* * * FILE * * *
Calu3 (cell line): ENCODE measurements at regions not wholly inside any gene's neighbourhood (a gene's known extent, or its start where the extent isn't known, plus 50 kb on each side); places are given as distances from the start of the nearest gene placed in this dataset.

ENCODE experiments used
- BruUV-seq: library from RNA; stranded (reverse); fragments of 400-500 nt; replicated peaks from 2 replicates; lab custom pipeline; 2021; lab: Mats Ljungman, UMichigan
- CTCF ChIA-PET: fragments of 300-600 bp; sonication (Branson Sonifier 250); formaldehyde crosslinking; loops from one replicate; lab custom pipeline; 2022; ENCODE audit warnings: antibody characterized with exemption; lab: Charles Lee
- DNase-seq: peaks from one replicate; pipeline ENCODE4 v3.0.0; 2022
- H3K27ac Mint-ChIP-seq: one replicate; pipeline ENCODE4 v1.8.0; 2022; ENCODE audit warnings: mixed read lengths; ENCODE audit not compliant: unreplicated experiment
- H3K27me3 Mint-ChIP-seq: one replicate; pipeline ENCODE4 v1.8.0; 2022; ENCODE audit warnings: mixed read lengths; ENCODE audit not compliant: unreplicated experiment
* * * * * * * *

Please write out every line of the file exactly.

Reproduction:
Calu3 (cell line): ENCODE measurements at regions not wholly inside any gene's neighbourhood (a gene's known extent, or its start where the extent isn't known, plus 50 kb on each side); places are given as distances from the start of the nearest gene placed in this dataset.

ENCODE experiments used
- BruUV-seq: library from RNA; stranded (reverse); fragments of 400-500 nt; replicated peaks from 2 replicates; lab custom pipeline; 2021; lab: Mats Ljungman, UMichigan
- CTCF ChIA-PET: fragments of 300-600 bp; sonication (Branson Sonifier 250); formaldehyde crosslinking; loops from one replicate; lab custom pipeline; 2022; ENCODE audit warnings: antibody characterized with exemption; lab: Charles Lee
- DNase-seq: peaks from one replicate; pipeline ENCODE4 v3.0.0; 2022
- H3K27ac Mint-ChIP-seq: one replicate; pipeline ENCODE4 v1.8.0; 2022; ENCODE audit warnings: mixed read lengths; ENCODE audit not compliant: unreplicated experiment
- H3K27me3 Mint-ChIP-seq: one replicate; pipeline ENCODE4 v1.8.0; 2022; ENCODE audit warnings: mixed read lengths; ENCODE audit not compliant: unreplicated experiment